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Andrew Koch

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About:

Age: 31 

Height: 5' 11"

Weight: 195 lb

Hometown: Colorado Springs, CO

Affiliate: CrossFit Springfield

Region: North Central

Contact Info:  Andrew.W.Koch@gmail.com 

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Athletic Accomplishments:

2011 St. Louis Affiliate Challenge - 1st place

2012 St. Louis Affiliate Challenge - 1st place

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Stats:

Fran Time: 2:15

Helen Time: 7:36

Grace Time: 1:32

Filthy 50: 15:42

Fight Gone Bad: 420

400 Meter Run: 0:59

5K Run: 19:09

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Clean & Jerk: 305 lb

Snatch: 235 lb

Deadlift: 475 lb

Back Squat: 395 lb

Overhead Squat:

Pull-ups: 58

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Interview:

SPN's mission is to lead, motivate and inspire health and wellness through all natural, high quality nutrition helping athletes live and perform to their potential. We wanted to share what our athletes do to help lead, motivate and inspire the community around them.

Tell us about your CrossFit journey.

I initially started dabbling in the CrossFit.com WODs in 2008 while in Fallujah, Iraq, but I didn’t fully commit, and half the time I didn’t even understand the workouts! Once I completed my deployment, I returned to Okinawa, Japan, and began training at CrossFit Asia, where I learned about the CF methodology, as well as the applicability to military life and requirements. That experience was cut short by a deployment to Helmand Province, Afghanistan, where I primarily trained CrossFit with a small group of other Marines. Even though I wasn’t able to train as regularly as I had in the past, I was amazed by the gains that I made, even on an irregular schedule. Upon redeployment to Okinawa, my family moved to Springfield, MO, where I dove in head first and really began to “hit my stride.”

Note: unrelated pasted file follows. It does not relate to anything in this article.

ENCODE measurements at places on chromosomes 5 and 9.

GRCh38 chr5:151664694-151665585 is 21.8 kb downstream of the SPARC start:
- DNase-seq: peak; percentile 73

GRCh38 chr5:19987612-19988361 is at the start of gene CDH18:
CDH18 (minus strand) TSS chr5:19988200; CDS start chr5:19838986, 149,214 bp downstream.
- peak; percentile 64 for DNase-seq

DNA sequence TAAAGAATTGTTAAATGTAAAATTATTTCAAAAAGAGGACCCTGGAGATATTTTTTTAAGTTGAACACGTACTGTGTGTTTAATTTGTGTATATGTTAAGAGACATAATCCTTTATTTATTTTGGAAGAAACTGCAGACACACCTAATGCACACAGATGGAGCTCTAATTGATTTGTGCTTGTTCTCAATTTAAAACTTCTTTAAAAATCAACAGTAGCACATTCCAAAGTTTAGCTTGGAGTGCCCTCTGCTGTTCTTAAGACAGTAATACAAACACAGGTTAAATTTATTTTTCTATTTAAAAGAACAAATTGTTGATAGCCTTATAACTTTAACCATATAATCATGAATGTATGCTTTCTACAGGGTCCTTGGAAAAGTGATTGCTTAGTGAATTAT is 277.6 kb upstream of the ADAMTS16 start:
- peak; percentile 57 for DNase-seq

What does being leader mean to you? Who have you looked up to as a leader?

I think that my leadership philosophy is based on my career and experiences as a Marine Officer. I think that the most important thing a leader can do is set an example for others to follow. Every time that I have taken command of a new unit, one of my first orders of business is to show my Marines that I am not above anything that I would ask them to do; whether it is physically training with them, firing weapons with them, or picking up trash in a parking lot with them, the individuals you are charged with leading need to see that you are willing to get dirty alongside them, because it shows that you respect them.Additionally, I think it is important for leaders to clearly define expectations. “Inspect what you expect,” is a great way to describe it. Lay out expectations, and then follow up to ensure that expectations are being met.

As far as someone who I looked up to as a leader, I would say that would be my grandma. She was the “matriarch” of our family, and although she was small in stature and in voice, her leadership style and impact on everyone she met was huge! I think what I admired most about her was that she was not afraid to go against the grain, or break from popular opinion. Although this is a simple example, it is a strong one (especially if you come from a family that places as much importance on football as mine does...). My entire family is from Colorado, except for my grandma who was from Joplin, MO. Naturally, everyone rooted for the Broncos every Sunday, including my grandma, except for when they played the Chiefs. I can remember everyone heckling my grandma for her Chiefs sweater, but she never let it get to her, and she would quietly cheer for the Chiefs and her dedication never wavered. I am a loyal Chiefs fan to this day.